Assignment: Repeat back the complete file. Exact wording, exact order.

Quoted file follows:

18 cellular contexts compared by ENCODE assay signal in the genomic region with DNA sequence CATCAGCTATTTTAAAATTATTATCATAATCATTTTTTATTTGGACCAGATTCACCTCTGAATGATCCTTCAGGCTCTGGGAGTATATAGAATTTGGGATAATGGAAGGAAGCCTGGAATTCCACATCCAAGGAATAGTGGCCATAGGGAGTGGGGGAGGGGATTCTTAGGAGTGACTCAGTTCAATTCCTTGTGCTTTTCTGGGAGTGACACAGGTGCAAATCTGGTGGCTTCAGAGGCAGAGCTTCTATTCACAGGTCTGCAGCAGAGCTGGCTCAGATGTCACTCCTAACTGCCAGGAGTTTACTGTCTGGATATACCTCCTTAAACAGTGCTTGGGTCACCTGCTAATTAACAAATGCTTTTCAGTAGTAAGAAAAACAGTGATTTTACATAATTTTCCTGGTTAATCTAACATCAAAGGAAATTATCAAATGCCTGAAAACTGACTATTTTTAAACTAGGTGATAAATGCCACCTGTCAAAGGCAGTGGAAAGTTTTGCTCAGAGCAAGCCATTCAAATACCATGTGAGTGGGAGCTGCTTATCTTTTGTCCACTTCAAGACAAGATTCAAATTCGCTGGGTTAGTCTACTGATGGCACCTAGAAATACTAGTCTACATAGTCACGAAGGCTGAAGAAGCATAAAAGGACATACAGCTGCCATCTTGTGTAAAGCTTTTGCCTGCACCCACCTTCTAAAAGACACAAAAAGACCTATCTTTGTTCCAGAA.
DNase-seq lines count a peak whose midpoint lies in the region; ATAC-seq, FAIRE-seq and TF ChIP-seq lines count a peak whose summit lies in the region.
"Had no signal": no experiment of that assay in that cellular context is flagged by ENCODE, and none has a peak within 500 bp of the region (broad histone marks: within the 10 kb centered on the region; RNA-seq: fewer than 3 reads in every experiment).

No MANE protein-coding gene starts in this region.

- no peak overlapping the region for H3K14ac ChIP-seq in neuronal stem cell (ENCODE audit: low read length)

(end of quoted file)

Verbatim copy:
18 cellular contexts compared by ENCODE assay signal in the genomic region with DNA sequence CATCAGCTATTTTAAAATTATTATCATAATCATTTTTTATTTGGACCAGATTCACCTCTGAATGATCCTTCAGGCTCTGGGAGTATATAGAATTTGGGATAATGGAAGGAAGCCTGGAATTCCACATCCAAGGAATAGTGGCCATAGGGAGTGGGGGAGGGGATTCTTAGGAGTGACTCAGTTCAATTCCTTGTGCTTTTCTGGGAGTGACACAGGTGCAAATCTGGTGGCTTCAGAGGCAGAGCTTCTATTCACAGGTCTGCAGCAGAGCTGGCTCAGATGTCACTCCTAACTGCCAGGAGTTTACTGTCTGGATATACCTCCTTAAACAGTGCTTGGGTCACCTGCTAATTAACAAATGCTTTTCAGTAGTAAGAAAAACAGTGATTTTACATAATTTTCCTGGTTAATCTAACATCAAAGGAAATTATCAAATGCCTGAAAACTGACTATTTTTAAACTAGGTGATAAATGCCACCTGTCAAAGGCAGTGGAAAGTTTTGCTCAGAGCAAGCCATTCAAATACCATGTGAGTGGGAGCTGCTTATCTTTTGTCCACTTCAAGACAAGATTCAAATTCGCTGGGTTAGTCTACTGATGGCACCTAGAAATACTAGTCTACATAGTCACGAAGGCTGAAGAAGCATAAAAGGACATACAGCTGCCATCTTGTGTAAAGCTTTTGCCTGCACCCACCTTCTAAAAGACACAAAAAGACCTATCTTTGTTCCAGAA.
DNase-seq lines count a peak whose midpoint lies in the region; ATAC-seq, FAIRE-seq and TF ChIP-seq lines count a peak whose summit lies in the region.
"Had no signal": no experiment of that assay in that cellular context is flagged by ENCODE, and none has a peak within 500 bp of the region (broad histone marks: within the 10 kb centered on the region; RNA-seq: fewer than 3 reads in every experiment).

No MANE protein-coding gene starts in this region.

- no peak overlapping the region for H3K14ac ChIP-seq in neuronal stem cell (ENCODE audit: low read length)